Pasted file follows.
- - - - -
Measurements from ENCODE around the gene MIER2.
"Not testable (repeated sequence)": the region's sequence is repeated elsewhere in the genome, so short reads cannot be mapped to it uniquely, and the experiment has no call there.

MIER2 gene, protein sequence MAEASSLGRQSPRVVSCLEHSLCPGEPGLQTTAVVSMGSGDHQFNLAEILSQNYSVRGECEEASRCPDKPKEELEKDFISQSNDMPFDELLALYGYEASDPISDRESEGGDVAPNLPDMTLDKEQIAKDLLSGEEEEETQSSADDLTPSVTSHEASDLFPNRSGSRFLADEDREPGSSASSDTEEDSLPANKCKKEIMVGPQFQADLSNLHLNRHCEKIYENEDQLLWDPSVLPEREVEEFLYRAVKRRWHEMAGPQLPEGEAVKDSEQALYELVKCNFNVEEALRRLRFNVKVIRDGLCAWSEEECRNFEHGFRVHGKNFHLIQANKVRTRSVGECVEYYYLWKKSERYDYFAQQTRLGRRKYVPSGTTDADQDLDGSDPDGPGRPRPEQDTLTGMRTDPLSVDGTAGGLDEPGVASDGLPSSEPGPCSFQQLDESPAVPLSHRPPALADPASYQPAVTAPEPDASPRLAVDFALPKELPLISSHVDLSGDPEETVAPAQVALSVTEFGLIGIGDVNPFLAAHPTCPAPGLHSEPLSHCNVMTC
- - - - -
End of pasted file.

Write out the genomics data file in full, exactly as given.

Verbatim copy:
Measurements from ENCODE around the gene MIER2.
"Not testable (repeated sequence)": the region's sequence is repeated elsewhere in the genome, so short reads cannot be mapped to it uniquely, and the experiment has no call there.

MIER2 gene, protein sequence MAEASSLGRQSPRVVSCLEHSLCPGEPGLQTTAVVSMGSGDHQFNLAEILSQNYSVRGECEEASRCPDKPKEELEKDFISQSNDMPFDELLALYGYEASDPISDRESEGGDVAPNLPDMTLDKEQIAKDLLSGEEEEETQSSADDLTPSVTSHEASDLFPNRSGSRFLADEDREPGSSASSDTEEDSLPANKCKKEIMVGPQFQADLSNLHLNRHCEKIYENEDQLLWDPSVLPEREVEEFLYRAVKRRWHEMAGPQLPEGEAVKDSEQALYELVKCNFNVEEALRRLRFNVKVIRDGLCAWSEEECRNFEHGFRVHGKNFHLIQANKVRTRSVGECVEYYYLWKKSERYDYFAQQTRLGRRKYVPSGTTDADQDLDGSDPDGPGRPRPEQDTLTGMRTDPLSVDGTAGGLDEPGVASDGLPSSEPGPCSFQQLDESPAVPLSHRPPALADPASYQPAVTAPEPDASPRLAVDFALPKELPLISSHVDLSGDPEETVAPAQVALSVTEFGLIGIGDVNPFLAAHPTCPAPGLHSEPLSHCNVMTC